Butters and salves are deeply nourishing and offer a bit of an occlusive layer to the skin, keeping moisture in and preventing it from going out.


My favorites are cranberry seed oil, jojoba, mango butter & argan butter!



3. OCCLUSIVES


" S E C O N D ✌ S K I N "


Occlusives form a protective layer on the skin's surface, to help create a barrier to prevent moisture loss and to keep moisture in.


Some ingredients, like plant-based oils and butters, can act as both emollients and occlusives by providing moisture and preventing it from being lost.


Examples of occlusives include:


  • Plant-based butters (Shea, Cocoa, Mango, Argan)

  • Lanolin

  • Beeswax

  • Lecithin

  • Petroleum jelly

  • Mineral oil

  • Paraffin


While there may be some occlusives that work better than others at their ability to physically block moisture from being evaporated through the skin, some options (especially less natural choices) may come with their disadvantages, such as clogging pores and/or not being a healthy choice for skin health long term.


Occlusives work well for wound healing, and adding an extra layer of protection against wind, sun and other environmental stressors. They can also provide moisturizing benefits to dry, dehydrated skin and compromised skin barrier.


One of my favorite products containing moisturizing occlusive ingredients is Eminence Organics Rosehip & Lemongrass Repair Balm, which I use when my skin is feeling irritated, parched or stressed.



WHICH ONE IS RIGHT FOR YOU?


Most moisturizers will contain more than one source of moisture. For example, a day cream could contain all 3; it may have a base made of shea butter (occlusive), almond oil (emollient) and also contain glycerin and/or hyaluronic acid (humectant). The important thing when looking for the right type of moisturizer, is to understand first what your skin needs.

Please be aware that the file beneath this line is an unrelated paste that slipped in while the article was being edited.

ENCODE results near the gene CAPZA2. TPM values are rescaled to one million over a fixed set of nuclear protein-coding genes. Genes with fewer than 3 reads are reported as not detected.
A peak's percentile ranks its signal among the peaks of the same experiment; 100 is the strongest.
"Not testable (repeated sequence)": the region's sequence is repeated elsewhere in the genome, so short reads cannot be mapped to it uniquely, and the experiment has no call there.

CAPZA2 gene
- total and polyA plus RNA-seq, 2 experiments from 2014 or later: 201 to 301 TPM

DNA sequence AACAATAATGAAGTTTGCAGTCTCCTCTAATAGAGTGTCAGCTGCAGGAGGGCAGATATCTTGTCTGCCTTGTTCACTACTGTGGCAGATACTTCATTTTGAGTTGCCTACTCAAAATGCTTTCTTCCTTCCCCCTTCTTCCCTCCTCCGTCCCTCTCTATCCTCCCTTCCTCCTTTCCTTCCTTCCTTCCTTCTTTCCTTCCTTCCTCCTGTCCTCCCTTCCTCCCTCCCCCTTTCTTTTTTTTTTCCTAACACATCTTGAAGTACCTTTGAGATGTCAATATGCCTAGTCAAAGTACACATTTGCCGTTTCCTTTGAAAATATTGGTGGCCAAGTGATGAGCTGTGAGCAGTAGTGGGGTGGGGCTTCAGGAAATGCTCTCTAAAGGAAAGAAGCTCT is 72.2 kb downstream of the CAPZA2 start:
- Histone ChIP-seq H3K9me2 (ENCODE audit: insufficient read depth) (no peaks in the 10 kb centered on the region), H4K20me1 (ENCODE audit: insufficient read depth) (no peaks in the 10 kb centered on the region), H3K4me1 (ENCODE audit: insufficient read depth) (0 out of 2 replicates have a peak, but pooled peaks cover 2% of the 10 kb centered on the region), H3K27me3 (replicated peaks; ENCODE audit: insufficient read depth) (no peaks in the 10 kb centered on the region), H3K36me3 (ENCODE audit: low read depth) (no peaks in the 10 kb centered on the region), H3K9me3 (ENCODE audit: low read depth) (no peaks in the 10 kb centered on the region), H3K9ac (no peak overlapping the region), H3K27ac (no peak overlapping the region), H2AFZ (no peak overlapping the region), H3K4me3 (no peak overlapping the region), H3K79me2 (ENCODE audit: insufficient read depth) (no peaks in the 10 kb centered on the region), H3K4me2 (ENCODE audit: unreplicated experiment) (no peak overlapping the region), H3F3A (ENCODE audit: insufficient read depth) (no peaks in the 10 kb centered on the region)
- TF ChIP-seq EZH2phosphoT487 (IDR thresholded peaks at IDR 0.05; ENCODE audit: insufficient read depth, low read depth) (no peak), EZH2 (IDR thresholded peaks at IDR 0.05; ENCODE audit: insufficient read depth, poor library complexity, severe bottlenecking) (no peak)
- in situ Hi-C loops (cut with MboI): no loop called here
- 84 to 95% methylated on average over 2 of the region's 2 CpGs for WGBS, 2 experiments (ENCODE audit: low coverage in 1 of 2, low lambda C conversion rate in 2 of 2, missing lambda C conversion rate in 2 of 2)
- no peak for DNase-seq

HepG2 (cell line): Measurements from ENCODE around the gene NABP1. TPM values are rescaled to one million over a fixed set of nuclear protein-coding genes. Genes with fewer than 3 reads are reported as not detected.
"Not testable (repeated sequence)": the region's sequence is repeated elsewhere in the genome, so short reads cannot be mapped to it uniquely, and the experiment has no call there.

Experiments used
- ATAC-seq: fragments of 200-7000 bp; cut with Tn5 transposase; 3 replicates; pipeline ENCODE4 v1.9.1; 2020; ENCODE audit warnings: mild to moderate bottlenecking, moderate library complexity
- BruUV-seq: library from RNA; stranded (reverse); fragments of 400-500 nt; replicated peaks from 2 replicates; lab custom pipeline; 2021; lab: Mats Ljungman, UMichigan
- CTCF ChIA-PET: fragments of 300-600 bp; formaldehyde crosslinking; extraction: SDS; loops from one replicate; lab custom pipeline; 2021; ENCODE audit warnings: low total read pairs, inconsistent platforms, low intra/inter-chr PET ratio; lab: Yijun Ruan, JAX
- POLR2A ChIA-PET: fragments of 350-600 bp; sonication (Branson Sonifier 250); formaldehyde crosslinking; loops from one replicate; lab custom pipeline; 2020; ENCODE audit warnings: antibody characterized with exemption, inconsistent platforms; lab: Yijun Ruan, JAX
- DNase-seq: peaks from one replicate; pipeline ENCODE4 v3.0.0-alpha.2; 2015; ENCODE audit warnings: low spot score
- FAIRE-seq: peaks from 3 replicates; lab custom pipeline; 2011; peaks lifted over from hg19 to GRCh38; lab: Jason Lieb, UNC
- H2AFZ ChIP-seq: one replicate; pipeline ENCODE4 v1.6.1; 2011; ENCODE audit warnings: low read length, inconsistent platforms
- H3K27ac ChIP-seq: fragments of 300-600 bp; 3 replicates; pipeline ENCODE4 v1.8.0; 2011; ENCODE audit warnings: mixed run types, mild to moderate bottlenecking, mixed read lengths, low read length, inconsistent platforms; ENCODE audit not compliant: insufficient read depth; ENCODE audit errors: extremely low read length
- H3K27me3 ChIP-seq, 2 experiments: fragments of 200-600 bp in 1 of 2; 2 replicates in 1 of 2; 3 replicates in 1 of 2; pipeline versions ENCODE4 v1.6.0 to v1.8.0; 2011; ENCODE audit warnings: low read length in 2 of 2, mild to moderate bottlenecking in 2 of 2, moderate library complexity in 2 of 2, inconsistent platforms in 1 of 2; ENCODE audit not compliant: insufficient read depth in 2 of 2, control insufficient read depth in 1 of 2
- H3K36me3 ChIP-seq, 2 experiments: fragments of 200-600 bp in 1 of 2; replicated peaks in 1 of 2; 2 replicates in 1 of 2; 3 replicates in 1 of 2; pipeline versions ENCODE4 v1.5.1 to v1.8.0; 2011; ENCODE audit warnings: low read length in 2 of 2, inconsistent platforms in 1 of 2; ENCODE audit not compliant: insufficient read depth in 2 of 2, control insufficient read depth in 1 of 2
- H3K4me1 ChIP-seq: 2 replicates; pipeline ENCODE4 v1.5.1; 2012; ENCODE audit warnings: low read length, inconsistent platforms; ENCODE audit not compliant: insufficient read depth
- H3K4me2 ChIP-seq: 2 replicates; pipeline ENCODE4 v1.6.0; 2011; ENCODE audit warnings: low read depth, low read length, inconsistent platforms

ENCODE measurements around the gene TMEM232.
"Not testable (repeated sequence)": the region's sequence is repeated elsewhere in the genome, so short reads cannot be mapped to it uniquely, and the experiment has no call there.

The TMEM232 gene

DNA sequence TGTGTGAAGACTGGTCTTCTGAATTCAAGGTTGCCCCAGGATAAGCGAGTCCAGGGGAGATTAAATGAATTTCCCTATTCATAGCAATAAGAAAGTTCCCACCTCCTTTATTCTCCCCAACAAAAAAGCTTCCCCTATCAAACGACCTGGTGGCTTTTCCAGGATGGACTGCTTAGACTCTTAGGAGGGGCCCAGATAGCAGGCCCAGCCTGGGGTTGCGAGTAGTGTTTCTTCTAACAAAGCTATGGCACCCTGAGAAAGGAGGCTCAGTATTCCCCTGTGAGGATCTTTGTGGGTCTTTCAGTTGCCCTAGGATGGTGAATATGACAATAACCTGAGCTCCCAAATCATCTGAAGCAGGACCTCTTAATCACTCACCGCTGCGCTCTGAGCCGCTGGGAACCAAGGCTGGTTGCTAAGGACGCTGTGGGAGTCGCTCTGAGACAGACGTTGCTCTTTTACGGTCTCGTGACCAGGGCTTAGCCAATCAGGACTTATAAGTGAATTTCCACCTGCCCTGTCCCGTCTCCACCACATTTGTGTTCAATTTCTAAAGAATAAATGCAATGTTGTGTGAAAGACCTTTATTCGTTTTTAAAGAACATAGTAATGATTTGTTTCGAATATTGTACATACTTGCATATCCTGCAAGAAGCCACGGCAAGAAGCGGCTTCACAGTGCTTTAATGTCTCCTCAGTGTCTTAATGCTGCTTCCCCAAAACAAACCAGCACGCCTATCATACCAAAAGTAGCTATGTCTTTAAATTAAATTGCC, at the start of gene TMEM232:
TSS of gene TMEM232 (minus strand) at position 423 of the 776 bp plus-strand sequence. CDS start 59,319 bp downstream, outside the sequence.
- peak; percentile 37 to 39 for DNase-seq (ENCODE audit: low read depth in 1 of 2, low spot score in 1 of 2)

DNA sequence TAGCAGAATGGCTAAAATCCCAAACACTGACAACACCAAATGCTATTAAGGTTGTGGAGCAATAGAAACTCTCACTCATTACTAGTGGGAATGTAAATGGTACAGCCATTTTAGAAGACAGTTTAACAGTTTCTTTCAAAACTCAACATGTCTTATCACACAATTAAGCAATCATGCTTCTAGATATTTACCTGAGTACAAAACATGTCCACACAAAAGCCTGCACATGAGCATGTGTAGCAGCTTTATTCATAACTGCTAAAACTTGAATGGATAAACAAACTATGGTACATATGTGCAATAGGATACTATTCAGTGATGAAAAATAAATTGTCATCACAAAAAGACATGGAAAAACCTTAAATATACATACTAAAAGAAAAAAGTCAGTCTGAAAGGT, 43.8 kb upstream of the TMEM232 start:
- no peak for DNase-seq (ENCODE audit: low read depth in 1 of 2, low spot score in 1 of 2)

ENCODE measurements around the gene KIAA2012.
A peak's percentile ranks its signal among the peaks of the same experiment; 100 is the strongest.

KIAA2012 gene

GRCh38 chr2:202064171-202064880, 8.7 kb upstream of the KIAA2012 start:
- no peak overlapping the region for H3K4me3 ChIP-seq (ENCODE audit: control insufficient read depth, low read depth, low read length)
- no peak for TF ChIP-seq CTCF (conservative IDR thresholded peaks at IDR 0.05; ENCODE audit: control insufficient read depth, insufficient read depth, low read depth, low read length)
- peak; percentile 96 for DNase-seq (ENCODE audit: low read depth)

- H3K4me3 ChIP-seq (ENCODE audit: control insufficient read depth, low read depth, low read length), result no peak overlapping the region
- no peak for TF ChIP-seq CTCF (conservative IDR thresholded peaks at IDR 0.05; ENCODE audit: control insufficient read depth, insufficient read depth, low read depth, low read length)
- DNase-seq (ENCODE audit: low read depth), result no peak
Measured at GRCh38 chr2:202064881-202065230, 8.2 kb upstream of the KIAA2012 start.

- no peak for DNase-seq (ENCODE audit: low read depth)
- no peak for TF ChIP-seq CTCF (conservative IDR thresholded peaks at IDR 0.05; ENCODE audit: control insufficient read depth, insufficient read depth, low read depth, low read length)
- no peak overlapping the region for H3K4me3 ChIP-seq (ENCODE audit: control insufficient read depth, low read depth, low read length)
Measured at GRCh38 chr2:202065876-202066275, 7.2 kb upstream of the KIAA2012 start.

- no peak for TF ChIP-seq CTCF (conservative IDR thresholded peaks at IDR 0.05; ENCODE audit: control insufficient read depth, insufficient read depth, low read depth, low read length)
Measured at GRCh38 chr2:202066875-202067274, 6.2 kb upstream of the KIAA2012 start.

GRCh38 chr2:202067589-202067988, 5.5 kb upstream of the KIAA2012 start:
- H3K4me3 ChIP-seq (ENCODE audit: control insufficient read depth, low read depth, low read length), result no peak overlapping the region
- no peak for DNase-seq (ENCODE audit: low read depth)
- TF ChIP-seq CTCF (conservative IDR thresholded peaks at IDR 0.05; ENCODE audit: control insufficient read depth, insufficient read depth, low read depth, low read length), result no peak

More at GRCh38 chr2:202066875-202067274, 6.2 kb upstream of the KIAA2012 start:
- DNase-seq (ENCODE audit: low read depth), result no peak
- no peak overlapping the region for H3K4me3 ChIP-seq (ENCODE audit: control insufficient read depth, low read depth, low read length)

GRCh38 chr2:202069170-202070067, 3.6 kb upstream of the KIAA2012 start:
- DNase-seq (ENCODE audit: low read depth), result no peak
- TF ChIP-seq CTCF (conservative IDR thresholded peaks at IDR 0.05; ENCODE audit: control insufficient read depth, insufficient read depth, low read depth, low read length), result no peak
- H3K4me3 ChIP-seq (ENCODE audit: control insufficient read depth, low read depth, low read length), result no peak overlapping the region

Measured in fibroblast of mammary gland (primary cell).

Is is flaky, itchy, tight feeling? If so, your skin may be DEHYDRATED, so making sure your product contains humectants is key.


If your complexion is pretty good but your skin get dry from time to time and you can barely see any pores, then you have a DRY skin type, which can handle a lot more of an emollient base (think facial oils).


If you experience irritation, are prone to eczema or other types of inflammatory conditions that can cause your skin to become really dry, you might find that a product containing occlusive ingredients will help the skin heal faster, as it provides an additional barrier.


Oily and combination skin types do well with higher humectant content, to keep the skin hydrated without adding to the oil content already present.


One thing to remember when looking at the ingredient list on a product, is the base (larger volume of ingredients) will be listed first, so those are the ones you want to pay attention to. The remainder of the ingredients are additional ones that may help with a specific function, such as brightening, reducing fine lines/wrinkles, detoxifying, de-puffing and so on.


All this info should get you on your way to becoming a savvy skincare consumer!


Stay hydrated, my friends!


Peace, love & glowing skin,


✌️💖


Skincare Wholistically